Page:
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January 27, 2013 2:49:20 PM

geofelt said:
Could you not use windows 8 to upgrade your current XP machine first.
Then you would be running on a windows 8 retail license and should be able to freely transfer it to your new pc.


Thats a good question. I'd like to know that as well.
So basically if I were to use my current xp oem as a base for a windows 8 upgrade, the windows 8 license would consume the xp oem and make them intangible?

How would I transfer such a setup to a new pc? Does it involve creating an iso disk and then using that on a new pc?
Is there no simple way I could just use my xp oem on a new pc (perhaps without going online and validating the key?) and then upgrade it to win8? Do I have do some bizarre hdd ghost and transfer?

Sorry if these questions don't make complete sense. I'm kinda muddled from a cold.
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January 27, 2013 3:04:36 PM

I am just waiting for a new HDD for my laptop which should be here tomorrow and I will then be installing Win 8 Pro. I purchased the upgrade version of Win 8 Pro but have been told that I do not actually need an OS on the HDD and that the Win 8 ISO which I downloaded is actually a full version. I am lead to believe the testing for having a valid previous OS is done at the point of purchase and not when you install and the product key will work on a fresh install. If this all turns out to be true it might make life easier for you to do something similar.
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January 27, 2013 3:46:02 PM

sizzling said:
I am just waiting for a new HDD for my laptop which should be here tomorrow and I will then be installing Win 8 Pro. I purchased the upgrade version of Win 8 Pro but have been told that I do not actually need an OS on the HDD and that the Win 8 ISO which I downloaded is actually a full version. I am lead to believe the testing for having a valid previous OS is done at the point of purchase and not when you install and the product key will work on a fresh install. If this all turns out to be true it might make life easier for you to do something similar.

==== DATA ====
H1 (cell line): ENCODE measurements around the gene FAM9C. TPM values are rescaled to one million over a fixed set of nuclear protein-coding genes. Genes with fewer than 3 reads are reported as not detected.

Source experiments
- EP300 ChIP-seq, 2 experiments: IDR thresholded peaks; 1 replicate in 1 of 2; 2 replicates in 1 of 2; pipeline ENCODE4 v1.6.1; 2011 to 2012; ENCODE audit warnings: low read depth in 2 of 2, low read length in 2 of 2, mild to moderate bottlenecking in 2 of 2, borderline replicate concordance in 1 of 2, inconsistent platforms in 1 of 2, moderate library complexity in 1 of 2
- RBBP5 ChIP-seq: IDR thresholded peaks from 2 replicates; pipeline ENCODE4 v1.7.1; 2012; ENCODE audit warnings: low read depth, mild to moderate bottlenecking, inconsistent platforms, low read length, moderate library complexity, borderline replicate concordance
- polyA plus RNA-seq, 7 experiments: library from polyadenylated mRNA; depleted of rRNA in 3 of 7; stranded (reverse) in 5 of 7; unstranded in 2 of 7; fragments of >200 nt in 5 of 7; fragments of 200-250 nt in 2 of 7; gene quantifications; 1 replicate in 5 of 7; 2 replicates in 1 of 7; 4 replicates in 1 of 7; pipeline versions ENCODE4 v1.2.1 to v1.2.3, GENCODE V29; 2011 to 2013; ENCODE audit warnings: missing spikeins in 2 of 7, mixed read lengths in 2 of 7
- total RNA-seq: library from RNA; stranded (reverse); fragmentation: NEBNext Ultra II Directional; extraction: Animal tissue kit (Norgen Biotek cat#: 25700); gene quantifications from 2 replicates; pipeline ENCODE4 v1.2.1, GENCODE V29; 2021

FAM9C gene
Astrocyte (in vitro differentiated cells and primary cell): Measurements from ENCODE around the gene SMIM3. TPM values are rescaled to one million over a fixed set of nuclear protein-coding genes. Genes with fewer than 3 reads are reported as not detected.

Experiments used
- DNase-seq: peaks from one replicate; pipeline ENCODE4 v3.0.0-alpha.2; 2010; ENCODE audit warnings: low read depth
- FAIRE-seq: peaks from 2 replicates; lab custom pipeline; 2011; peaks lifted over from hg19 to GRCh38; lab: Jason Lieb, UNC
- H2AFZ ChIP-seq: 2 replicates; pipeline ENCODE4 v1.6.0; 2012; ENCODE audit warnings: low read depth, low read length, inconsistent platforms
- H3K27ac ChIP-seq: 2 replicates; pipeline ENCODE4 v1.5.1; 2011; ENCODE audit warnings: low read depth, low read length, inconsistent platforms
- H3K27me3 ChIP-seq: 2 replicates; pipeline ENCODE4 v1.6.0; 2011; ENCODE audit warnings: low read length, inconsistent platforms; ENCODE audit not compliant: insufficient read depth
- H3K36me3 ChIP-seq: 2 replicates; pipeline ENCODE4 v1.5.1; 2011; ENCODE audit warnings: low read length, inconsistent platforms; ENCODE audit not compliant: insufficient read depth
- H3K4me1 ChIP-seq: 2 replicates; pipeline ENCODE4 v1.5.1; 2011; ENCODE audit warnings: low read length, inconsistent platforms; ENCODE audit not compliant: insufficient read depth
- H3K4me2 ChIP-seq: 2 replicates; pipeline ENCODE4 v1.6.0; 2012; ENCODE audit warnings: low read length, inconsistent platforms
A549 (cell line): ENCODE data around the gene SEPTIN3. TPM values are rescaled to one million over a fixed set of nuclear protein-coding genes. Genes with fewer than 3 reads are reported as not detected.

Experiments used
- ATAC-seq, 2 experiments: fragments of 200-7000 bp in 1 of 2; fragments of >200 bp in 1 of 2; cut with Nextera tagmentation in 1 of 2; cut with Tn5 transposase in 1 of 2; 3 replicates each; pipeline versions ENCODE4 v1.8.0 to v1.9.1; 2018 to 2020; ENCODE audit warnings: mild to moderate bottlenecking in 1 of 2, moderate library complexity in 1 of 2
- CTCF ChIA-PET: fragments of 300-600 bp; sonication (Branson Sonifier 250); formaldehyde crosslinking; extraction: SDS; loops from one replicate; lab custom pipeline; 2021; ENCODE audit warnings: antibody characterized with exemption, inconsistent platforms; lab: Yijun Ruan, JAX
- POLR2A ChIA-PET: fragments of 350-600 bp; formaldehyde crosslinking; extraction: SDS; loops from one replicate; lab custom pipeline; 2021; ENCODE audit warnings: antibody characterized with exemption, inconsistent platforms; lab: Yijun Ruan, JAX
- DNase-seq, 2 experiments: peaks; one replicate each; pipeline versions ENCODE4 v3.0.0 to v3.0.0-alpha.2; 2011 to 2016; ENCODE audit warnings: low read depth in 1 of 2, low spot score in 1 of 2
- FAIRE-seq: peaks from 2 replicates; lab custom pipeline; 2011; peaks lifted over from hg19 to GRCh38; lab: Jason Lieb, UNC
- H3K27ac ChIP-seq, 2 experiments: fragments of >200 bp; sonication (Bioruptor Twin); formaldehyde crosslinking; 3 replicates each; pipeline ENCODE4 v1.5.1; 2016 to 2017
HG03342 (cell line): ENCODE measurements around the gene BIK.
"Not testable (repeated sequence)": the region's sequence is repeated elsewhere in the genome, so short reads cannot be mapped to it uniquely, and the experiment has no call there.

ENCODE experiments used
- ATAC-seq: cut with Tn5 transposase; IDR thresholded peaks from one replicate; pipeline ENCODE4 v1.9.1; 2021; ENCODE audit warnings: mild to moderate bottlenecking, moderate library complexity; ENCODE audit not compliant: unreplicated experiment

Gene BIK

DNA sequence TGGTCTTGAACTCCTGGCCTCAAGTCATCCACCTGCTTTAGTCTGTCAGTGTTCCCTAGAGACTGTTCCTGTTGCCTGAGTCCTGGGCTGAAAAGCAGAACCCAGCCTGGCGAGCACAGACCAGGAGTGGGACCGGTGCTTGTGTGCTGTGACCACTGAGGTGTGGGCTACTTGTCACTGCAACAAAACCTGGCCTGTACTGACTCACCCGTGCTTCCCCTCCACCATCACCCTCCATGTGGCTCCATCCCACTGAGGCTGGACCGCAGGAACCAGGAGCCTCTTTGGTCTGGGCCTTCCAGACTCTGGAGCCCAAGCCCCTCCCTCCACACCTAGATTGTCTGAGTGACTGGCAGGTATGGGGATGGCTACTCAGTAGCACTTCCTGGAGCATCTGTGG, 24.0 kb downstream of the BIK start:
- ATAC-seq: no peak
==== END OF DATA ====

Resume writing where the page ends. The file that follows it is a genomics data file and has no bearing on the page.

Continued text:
Yes, please keep me updated on that :) 
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a b * Windows 8
January 27, 2013 3:48:10 PM

Important: You can only install Windows 8 (clean install or upgrade install) using an upgrade license if you currently have a copy of Windows 8, Windows 7, Windows Vista, or Windows XP installed on the computer. True, the clean install process involves removing that operating system, but it still has to be there when the Windows 8 setup process begins. Upgrade licenses are less expensive than full licenses because you're getting a break as a previous Windows customer.
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a b * Windows 8
January 27, 2013 10:38:42 PM

I really do not think that confirmation of a qualifying previous os is done at purchase time.
I can't imagine how that could work.

I think yes, all windows dvd's are exactly the same, and contain all the options.
Apart from 32 bit and 64 bit versions, it is the activation key that identifies oem, upgrade, or retail.
I think if the clean install can detect that a qualifying os is present, even if it is not running, then the upgrade product key can be successfully activated.

If the old hard drive were detected, by being present, or even attached via a usb attached external enclosure, I would think you would be good.

One question perhaps SR-71 Blackbird can answer:
What is involved in invalidating the old license? Is this recorded in some MS activation database?
How do they handle products like the windows 7 family pack which includes the provision for 3 windows 7 copies?
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a b * Windows 8
January 27, 2013 11:07:58 PM

Is this recorded in some MS activation database? < the previous license is nullified in the microsoft database,and is no longer valid.